1 | Binary Calculator |
2 | What is binary? |
3 | Binary addition |
4 | Binary Subtraction |
Our Binary calculator performs conventional decimal operations for binary numbers which is something you wouldn’t frequently find on the internet. Most similar tools offered online are usually limited to performing basic mathematical operations on binary numbers like addition, subtraction, multiplication and the good old division.
Ours on the other hand, is unique in the sense that you can perform 11 different operations with this binary calculator. Other than addition, subtraction, multiplication and division, our tool performs seven other operations including, ‘AND’, ‘OR’, ‘NOT’, ‘XOR’, left shift, right shift and zero-fill right shift. What’s more? It’s absolutely free to use.
To use this calculator, follow the steps given below:
Binary system is a two state system that is used to encode data. The most conventional two state binary system in broad use is the system of 0s and 1s. It is because it is the only language in which computers process information.
The reason has to do with laws of physics on which computers operate. Computer processors have transistors that employ logic gates for binary operations such as AND, OR and NOT.
Transistors act as binary switches that are in one of the two states at a given time. This allows them to open or close circuits and let electrons flow in and out of a circuit system and this operation is how computers process information.
These are simple operations but when lot of them are threaded on a processor, computers are able to perform complex calculations. On the other hand, this is the reason why classical computers can only process information in binary system.
How binary calculations work
For a perspective, we will show you how to perform basic binary calculations like addition and subtraction. However, if the input values are complex, you can use our calculator to perform 11 different operations that have been listed above.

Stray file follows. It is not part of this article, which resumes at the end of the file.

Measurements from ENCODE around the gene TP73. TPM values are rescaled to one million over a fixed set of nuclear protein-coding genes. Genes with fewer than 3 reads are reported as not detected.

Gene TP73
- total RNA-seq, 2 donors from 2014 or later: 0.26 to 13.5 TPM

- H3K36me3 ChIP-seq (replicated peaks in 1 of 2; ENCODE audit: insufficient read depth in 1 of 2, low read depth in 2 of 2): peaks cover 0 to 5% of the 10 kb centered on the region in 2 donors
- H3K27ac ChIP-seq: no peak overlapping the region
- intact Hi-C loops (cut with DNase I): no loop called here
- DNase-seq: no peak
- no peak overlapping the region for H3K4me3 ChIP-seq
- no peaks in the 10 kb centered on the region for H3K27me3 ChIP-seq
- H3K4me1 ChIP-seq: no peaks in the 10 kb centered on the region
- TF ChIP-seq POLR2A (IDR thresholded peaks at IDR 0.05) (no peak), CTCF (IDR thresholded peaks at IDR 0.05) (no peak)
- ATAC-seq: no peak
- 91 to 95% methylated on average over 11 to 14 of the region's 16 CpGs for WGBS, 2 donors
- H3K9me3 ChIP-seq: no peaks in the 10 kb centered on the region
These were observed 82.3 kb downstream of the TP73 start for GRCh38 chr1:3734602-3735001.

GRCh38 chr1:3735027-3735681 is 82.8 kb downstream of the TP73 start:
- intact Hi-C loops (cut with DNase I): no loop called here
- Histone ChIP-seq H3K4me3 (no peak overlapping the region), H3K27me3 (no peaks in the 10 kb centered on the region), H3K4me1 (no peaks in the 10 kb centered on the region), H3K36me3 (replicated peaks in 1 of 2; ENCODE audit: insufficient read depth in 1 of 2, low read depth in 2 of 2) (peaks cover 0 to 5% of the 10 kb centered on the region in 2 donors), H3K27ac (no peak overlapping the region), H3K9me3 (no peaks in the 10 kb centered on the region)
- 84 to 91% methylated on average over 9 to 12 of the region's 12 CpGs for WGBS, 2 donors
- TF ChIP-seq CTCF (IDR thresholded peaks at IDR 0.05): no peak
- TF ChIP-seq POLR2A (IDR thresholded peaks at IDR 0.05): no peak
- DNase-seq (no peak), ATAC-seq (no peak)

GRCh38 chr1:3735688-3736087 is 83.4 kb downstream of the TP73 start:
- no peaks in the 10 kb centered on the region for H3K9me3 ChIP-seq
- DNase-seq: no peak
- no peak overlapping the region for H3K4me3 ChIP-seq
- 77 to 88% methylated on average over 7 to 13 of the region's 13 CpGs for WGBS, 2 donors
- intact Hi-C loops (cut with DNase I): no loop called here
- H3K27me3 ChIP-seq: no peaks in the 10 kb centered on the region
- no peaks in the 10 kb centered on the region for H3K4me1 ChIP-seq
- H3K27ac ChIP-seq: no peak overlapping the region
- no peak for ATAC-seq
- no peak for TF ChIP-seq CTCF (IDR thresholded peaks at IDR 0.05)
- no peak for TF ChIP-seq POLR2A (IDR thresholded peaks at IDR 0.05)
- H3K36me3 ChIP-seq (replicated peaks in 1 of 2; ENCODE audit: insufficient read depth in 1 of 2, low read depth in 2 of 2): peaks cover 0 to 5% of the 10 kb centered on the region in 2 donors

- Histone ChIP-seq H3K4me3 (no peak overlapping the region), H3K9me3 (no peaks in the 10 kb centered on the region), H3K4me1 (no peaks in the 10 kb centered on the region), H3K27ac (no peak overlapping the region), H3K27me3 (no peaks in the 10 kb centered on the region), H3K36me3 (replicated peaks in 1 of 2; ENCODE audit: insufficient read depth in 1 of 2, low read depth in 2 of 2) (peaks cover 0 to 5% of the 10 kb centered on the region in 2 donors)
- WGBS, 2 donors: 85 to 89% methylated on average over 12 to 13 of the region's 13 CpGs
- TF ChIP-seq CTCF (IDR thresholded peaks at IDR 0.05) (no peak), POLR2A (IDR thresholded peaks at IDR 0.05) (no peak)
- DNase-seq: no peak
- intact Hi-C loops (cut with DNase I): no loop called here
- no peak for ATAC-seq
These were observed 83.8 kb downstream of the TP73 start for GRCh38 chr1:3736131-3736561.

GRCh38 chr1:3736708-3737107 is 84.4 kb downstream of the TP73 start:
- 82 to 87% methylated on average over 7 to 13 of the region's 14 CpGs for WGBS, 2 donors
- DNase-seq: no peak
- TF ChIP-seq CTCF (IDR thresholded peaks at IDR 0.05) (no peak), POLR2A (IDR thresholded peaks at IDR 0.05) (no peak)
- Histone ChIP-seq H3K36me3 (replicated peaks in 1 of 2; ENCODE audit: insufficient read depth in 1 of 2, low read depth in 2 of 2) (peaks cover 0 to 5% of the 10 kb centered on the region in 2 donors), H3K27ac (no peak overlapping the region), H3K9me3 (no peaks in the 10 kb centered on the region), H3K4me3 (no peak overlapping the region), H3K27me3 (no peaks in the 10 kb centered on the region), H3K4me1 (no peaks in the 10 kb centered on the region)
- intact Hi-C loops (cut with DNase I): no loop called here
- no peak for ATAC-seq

Binary addition works roughly with the same method employed for decimal addition with slight differences.
Note that in the binary world:
\(0 + 0 = 0\)
\(1 + 0 = 1\)
\(0 + 1 = 1\)
\(1 + 1 = 0\), carry over the \(1\), i.e. \(10\)
^{1}0 | ^{1}1 | ^{1}1 | ^{1}0 | 1 | ||
+ | 1 | 0 | 1 | 1 | 1 | |
= | 1 | 0 | 1 | 1 | 0 | 0 |
The only difference in binary and decimal addition is that the value 2 in the binary corresponds to 10 in the decimal system. You can use our binary addition calculator to make things work out.
In binary subtraction, the only instance where borrowing is compulsory is when you minus 1 from 0. When this happens, the 0 in the borrowing column becomes "2" while reducing the 1 in the column being borrowed from by 1.
If the following column is also zero, borrowing would have to occur from each succeeding column until a column with a value of 1 can be decreased to 0.
Subtraction in a binary system:
\( 0 - 0 = 0 \)
\(0 - 1 = 1\), borrow 1, causing -1 carried over
\(1 - 0 = 1\)
\(1 - 1 = 0\)
^{-1}0 | ^{2}1 | 1 | 1 | 1 | ||
- | 0 | 1 | 1 | 0 | 1 | |
= | 0 | 1 | 0 | 1 | 0 |
You can do this with our binary subtraction calculator too, as well as the multiplication, division and seven operations in addition to adding binary numbers.
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